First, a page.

Lent! It’s here, the party’s over. The liturgy bids us cease the festive parades of Carnival and enter the quiet desert of heart-rending penitence. In place of the laughter and cheer of Mardi Gras, we now hear the weeping of Adam, the dirge of Eve that echoes still from the primal Fall (Gen 3:19), along with the press of mortal ash that crosses our foreheads:
Memento, homo, quia pulvis es,
et in pulverem reverteris.
“Remember, man, you are dust
and to dust you will return.”
Liturgy is God’s manner of (re)structuring and redeeming time and space.
We who have been Baptized into Christ and anointed by the Spirit become ourselves liturgical beings, seized by the redeeming work of God (Phil. 3:12). In us the Holy Spirit recapitulates the life, death and resurrection of Christ so that we might be daily remade in His likeness. We pray, “Christ, live your life in me.”
Like a signet ring pressed into soft wax, the Spirit-filled liturgical seasons of the church year mark history’s unfolding with the diverse facets of the mystery of Christ. The church, born of and birthing the liturgy, makes the Kingdom’s re-ordering of time and space present here-and-now, in innumerably creative ways. Just think of how — no matter the distortions — these liturgical seasons and feasts have shaped the American culture of time: Advent-Christmas, Mardi Gras, Groundhog Day (Presentation of the Lord), Valentine’s Day, Lent, St. Patrick’s Day, Easter.
Liturgy, when it is made alive in us, is meant to become a primary locus and force of the Spirit’s shaping of human culture according to the pattern revealed by Christ in His words and deeds (Ex. 25:9). In the Sacraments we become a living, breathing, walking, speaking, singing, working, suffering sacramental liturgy in the world, allowing the Risen Christ, now exalted beyond history, to daily “crash the party” of life, transforming revelry into the celebration of redemption. As liturgical beings, we permit Christ in each moment of history, through-with-in us, to “do His thing” in all human cultures until the end of time.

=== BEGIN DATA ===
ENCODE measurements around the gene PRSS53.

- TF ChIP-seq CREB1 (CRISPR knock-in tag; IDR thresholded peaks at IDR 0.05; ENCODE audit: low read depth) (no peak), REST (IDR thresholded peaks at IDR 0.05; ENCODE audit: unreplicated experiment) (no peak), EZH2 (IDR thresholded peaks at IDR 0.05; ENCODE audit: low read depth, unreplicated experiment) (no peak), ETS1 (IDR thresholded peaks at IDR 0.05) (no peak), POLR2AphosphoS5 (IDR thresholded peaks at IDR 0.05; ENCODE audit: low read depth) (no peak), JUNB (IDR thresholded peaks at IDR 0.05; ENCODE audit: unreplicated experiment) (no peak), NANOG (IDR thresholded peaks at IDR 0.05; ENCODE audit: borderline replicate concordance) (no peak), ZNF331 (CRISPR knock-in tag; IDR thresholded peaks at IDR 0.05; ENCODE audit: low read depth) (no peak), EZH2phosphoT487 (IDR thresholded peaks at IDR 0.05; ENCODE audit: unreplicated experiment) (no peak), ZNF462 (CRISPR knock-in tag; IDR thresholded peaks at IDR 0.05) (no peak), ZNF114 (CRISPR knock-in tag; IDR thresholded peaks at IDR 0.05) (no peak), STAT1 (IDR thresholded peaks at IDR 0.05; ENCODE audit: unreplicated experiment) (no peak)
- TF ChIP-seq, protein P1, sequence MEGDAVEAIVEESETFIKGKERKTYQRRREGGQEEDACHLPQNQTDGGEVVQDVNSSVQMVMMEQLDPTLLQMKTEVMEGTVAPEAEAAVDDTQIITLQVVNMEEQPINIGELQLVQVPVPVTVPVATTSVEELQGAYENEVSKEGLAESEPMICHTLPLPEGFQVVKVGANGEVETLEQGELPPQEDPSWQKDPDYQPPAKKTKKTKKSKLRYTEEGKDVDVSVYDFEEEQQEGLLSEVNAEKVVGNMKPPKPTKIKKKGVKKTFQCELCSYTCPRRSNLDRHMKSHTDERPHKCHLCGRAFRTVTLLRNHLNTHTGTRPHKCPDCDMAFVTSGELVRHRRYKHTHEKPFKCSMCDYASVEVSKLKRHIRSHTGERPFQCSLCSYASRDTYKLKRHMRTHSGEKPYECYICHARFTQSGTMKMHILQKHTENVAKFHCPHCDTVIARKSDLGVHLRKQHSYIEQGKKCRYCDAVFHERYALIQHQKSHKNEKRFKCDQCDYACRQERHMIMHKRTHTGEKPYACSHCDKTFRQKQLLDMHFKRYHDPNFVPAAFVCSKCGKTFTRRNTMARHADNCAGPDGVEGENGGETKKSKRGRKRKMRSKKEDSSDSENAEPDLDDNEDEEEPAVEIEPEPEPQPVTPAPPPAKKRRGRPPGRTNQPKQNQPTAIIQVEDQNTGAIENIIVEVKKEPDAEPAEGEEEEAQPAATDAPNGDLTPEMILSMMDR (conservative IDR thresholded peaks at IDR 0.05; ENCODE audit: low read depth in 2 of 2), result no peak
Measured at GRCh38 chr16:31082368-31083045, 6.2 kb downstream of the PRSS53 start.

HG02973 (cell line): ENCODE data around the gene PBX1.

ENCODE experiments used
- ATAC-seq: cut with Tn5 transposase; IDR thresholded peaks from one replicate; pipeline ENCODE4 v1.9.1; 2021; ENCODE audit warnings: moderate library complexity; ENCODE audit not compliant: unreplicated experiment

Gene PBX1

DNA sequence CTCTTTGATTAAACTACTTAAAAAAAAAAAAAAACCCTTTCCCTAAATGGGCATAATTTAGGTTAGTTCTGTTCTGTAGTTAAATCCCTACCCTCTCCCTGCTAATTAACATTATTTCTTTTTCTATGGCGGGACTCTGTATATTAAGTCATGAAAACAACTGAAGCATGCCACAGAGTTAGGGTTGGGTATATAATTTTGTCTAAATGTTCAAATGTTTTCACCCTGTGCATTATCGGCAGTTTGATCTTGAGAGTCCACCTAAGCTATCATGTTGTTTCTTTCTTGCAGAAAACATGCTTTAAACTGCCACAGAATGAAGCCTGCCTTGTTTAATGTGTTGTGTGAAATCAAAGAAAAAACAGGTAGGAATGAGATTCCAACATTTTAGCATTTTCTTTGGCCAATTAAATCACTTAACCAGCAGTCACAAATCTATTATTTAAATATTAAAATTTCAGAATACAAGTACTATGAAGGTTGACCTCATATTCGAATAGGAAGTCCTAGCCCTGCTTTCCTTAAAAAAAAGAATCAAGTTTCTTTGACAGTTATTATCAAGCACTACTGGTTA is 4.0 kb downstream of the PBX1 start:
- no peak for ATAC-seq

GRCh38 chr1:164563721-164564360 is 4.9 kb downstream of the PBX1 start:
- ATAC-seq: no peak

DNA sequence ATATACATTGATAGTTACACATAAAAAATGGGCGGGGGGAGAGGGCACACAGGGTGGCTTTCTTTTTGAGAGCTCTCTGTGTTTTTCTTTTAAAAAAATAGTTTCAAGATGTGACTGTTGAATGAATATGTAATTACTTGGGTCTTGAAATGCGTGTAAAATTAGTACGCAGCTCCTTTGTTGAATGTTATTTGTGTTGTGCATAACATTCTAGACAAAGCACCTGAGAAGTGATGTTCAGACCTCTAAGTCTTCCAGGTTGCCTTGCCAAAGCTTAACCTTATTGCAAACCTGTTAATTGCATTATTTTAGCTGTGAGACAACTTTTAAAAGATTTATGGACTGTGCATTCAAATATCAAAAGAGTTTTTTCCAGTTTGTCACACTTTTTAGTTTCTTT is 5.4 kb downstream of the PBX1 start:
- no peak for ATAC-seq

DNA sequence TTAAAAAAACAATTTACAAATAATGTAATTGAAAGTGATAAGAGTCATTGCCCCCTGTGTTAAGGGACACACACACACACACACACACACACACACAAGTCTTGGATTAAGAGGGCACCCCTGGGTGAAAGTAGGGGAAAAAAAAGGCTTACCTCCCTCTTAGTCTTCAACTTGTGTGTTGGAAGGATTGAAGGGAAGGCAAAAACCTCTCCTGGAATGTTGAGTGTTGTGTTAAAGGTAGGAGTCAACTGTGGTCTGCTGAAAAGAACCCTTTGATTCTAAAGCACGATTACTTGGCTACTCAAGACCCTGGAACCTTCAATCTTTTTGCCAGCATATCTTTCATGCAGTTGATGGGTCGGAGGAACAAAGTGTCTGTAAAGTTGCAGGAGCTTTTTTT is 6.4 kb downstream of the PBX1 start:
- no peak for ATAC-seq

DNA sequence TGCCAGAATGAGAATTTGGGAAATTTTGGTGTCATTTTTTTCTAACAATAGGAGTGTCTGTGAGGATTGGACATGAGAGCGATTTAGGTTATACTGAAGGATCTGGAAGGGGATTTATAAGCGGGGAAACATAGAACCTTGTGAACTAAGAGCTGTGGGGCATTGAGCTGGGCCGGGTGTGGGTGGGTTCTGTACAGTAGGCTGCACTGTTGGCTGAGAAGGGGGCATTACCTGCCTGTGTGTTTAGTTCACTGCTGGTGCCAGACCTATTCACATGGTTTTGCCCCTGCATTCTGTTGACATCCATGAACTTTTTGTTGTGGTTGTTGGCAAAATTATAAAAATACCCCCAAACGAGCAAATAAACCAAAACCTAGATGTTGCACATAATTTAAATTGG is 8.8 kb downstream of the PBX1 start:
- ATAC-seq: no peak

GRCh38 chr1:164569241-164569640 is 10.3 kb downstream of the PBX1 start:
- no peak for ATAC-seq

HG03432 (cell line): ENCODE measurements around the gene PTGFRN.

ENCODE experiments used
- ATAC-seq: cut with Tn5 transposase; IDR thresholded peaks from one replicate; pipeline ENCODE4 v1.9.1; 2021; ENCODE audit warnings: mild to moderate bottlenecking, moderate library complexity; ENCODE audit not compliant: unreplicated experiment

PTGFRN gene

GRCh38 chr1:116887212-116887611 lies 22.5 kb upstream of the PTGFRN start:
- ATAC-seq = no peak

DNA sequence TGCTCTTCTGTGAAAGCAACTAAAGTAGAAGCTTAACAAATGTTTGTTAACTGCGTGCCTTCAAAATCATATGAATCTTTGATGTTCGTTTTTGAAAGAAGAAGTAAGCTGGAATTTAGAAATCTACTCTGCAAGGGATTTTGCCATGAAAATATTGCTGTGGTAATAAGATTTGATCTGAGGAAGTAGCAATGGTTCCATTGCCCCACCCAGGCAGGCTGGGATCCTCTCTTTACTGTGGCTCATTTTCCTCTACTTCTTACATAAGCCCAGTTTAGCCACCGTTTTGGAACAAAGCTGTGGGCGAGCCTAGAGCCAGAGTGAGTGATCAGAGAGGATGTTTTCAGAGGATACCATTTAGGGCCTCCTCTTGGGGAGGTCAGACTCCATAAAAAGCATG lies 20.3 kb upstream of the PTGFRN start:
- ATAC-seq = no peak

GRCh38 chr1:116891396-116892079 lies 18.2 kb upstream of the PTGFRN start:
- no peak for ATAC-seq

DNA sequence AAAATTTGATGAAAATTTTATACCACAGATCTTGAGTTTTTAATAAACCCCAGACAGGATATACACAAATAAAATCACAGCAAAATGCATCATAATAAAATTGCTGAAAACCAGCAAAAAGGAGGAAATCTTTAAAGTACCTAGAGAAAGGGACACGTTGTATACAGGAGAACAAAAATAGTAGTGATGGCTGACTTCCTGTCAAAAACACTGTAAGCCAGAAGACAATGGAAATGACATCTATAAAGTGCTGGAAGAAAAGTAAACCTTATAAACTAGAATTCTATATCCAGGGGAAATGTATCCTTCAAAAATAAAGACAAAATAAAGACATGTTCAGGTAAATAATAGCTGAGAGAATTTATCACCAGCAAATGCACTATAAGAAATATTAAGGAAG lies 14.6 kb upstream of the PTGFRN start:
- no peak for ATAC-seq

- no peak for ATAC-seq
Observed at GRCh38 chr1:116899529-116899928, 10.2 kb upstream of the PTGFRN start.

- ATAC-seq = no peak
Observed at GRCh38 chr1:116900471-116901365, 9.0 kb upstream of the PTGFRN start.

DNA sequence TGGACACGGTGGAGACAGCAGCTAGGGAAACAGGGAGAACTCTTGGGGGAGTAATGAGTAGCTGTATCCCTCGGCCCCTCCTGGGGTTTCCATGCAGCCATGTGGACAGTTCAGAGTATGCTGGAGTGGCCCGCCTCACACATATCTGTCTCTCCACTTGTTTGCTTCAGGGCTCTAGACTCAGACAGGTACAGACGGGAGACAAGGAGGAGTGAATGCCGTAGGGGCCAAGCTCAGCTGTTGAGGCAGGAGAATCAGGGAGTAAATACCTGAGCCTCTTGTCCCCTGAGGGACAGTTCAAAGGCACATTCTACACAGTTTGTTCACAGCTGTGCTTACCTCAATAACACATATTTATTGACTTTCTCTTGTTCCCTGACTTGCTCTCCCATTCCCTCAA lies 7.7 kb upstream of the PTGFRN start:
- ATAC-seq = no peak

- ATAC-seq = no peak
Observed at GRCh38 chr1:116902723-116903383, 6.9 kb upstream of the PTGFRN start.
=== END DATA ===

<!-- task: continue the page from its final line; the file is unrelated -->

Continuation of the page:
Lent is the liturgical space-time warp when the church accompanies Jesus into the great silence of the Judean desert and face the ancient Tempter of humanity with all the weapons of the Father, i.e. prayer, fasting and almsgiving. Let me offer a brief reflection on each of these.
Prayer: Prayer is intimate communion with the living God that allows us to bring our existence under the sway of His energetic power. Prayer affirms our dignity as stewards of God’s creation, allowing us to participate in His providential governance of all things, including evil. We have all been marked in Baptism with a priestly nature, and priests above all mediate, which makes each of us a center of commerce, so to speak, between heaven and earth. In this sense, prayer exists to increase in the world Heaven’s premier commodity, agápē. Agápē, in the New Testament, is the catch word for the singular manifestation of the “no greater love” shown by God in Christ on the Cross. This form of love is the signet ring’s image, the signature style by which God governs all things. It’s why the demons, purveyors of loveless death, despise prayer because they know it is Heaven’s chosen means by which creation is soaked in God’s life-giving and redeeming love. Fr. Hopko makes this point with his customary sharpness:
If you wish to prove the existence of Satan, start praying daily with depth and consistency and watch all Hell break loose to try to stop you with a thousand good reasons why you don’t need to pray now. “Not today, later, plenty of time” is their refrain. But God says to us, “Now is the time of salvation.”